Poor digestion also contributes to poor mood. Ever notice how constipation makes you irritable, a sugar binge sends you on an emotional roller coaster, or certain substances spike your anxiety through the roof? Even if we hesitate to admit it, food (and whether our body can utilize it) affects how we think, how we feel, how we respond to others, and, yes, how we perceive motherhood and our ability to care for our newborn—and our perception often becomes our reality.

So as I said, frozen and leftover foods can spell serious trouble. Not just now but also later. And not just for your body and your baby, but also for everyone’s well-being.

What to do instead

As with most popular advice, there’s a reason this one took hold, and there are elements of truth to it. After all, you do need to eat—generously and well—and baby won’t put up with mama slaving in the kitchen.

You need meals that are

  • warm
  • moist
  • nourishing
  • easy to digest
  • freshly cooked
  • simply prepared with specific ingredients to support a new mom’s recovery

It shouldn’t be a struggle for mom to get the healing nutrition her body—and sensitive digestion—crave after birth. Without having to plan meals on the spot or prepare them herself to reheat later.

That’s where help comes in, big-time.

Rather than anticipating birth with a freezer full of premade meals, set yourself up for new mom success by rallying your community. Line up friends, family members, neighbors, colleagues, or others who can volunteer to make you a single meal after baby arrives. It’s little extra effort on their part, but collectively they can feed you for several weeks.

To streamline the process, choose a single point person to recruit help via an online meal calendar like Meal Train or Take Them a Meal. Include your food preferences, so participants know how best to support your recovery.

And yes, take that last part seriously: tell people what you want. You are the new mom, and people desire to serve you well. So go ahead: be bold, be clear, be specific, and communicate your nutritional needs.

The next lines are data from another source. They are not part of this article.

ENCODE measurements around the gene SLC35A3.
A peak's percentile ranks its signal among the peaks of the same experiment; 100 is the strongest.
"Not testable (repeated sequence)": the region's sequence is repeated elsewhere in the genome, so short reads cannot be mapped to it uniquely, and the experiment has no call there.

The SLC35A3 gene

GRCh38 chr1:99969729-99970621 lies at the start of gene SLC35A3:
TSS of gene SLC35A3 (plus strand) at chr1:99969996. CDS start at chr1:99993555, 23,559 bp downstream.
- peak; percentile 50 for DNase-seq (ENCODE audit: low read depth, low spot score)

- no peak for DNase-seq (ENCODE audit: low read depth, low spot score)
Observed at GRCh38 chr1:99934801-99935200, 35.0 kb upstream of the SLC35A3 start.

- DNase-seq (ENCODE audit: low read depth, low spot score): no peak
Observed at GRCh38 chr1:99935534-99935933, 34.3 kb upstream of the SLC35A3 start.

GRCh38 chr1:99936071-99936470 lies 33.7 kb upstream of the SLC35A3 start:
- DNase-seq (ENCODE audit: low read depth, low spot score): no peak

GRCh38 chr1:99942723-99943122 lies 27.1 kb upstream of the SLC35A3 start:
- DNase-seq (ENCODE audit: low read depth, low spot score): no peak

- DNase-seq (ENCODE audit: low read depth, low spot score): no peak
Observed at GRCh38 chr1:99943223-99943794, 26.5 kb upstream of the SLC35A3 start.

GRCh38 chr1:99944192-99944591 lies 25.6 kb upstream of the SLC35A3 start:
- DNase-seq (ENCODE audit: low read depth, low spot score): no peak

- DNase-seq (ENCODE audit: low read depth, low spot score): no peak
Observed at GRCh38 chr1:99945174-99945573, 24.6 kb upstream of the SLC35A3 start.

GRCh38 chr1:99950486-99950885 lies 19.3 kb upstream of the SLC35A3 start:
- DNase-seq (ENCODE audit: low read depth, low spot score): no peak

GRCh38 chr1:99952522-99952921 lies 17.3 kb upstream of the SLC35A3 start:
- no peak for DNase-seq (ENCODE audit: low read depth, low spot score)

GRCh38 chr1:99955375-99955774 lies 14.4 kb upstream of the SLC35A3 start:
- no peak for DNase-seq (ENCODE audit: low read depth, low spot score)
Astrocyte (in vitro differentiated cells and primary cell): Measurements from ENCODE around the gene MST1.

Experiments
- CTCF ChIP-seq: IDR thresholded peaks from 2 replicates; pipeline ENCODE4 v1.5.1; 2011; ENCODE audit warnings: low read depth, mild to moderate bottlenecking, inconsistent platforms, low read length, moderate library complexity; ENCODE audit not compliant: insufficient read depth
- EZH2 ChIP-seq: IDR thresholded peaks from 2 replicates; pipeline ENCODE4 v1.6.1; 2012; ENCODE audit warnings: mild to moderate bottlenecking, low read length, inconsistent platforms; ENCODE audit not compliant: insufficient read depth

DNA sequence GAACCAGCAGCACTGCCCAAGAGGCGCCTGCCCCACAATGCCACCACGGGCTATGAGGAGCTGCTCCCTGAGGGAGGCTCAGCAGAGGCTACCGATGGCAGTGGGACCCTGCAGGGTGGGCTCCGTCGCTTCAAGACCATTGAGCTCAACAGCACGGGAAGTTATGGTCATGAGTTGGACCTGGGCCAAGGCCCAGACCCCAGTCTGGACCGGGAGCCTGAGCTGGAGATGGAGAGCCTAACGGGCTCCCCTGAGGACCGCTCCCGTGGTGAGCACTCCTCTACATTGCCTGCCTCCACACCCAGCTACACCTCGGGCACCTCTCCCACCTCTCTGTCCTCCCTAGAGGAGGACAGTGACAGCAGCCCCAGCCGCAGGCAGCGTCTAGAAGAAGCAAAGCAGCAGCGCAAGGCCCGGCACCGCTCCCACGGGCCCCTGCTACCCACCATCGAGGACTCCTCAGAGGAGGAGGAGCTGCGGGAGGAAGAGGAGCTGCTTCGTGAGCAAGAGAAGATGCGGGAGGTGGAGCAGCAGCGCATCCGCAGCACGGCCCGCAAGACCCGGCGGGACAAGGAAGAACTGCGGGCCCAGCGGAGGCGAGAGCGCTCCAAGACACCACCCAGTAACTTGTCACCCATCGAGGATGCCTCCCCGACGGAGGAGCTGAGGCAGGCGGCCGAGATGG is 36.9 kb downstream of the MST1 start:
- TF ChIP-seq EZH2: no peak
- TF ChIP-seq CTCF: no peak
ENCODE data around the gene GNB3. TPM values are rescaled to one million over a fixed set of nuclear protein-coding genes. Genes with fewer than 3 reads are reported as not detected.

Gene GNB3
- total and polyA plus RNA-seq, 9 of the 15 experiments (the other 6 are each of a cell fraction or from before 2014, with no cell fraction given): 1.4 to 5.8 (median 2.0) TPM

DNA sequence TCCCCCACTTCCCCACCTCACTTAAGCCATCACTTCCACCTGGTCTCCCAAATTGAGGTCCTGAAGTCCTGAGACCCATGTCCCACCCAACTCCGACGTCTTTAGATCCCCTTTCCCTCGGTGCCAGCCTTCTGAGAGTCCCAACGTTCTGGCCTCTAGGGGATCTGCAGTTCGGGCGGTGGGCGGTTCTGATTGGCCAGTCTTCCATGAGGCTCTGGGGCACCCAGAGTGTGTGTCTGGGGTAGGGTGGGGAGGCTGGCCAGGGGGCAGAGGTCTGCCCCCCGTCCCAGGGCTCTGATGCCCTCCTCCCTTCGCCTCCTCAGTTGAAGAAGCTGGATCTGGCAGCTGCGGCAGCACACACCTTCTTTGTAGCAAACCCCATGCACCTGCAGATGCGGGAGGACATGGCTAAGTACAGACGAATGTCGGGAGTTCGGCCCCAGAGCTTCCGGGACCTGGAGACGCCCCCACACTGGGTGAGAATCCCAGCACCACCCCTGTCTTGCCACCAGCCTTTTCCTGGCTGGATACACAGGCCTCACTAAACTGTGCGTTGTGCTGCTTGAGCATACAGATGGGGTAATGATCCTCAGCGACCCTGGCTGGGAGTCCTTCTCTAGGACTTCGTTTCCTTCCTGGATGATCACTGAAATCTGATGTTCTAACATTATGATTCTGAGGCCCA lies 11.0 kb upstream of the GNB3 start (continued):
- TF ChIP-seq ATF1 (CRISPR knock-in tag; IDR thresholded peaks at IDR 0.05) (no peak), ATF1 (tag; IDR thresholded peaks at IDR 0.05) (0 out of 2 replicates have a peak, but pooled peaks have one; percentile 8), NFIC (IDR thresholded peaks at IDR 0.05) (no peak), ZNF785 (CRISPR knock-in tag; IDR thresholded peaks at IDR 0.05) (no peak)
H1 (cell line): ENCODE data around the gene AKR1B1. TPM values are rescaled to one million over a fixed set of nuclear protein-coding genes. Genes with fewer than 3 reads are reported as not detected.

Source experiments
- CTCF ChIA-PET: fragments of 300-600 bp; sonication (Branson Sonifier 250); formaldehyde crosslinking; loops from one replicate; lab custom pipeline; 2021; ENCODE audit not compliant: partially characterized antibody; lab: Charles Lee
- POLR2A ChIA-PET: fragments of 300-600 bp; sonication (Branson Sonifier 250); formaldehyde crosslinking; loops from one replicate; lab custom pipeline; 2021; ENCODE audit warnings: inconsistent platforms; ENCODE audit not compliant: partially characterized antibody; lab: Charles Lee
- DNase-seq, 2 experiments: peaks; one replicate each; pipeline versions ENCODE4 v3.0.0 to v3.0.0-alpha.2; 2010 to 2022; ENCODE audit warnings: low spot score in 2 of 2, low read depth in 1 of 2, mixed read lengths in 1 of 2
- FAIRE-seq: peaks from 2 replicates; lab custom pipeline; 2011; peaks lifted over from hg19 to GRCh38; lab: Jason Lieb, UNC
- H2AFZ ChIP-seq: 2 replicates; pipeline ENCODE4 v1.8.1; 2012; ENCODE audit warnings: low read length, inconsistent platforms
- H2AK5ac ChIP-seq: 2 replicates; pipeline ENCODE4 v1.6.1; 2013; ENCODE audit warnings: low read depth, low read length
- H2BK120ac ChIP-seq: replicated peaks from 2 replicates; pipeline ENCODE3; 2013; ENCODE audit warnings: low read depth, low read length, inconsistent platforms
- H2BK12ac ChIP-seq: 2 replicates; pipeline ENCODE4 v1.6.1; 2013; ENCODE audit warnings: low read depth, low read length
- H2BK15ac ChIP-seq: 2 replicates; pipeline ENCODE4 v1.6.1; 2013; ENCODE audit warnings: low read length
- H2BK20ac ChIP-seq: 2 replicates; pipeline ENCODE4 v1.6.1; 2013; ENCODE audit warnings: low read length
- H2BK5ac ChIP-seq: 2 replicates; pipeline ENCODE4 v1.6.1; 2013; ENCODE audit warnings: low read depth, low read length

The upshot? You get easy, fresh-cooked meals—without having to freeze them first.

Seriously, download the checklist. Don’t rely on Pinterest. While the photos might make you salivate now, the ingredients will likely give your sensitive post-birth self a massive bellyache. Chicken enchiladas, cheesy lasagna, and chili con carne with all the fixings? Dad might appreciate a generous helping, but mom may quickly find her recovery sabotaged.


I know, you may be chomping at the bit with a few objections.

“The freezer can’t be that bad. This is the twenty-first century, for goodness’ sake, and I’d like to make use of modern conveniences!”

I hear you. I’m definitely pro-freezer, too. It’s a lifesaver for saving food. But remember what I said in the intro to this myth-busting series about all things, even good things, not being appropriate in all seasons?

Right now, given mom’s and baby’s delicate digestive systems but heightened nutritional needs, cold and leftover food is off limits. Not everyone in the household need adhere to these strict guidelines, however. Partners and older siblings might stomach heavier, colder, or less-than-ideal fare. So prioritize mom’s needs with warm, fresh meals. If dad is craving a casserole (made with nutrient-dense ingredients, of course), thaw out that premade frozen dinner and let him nosh away.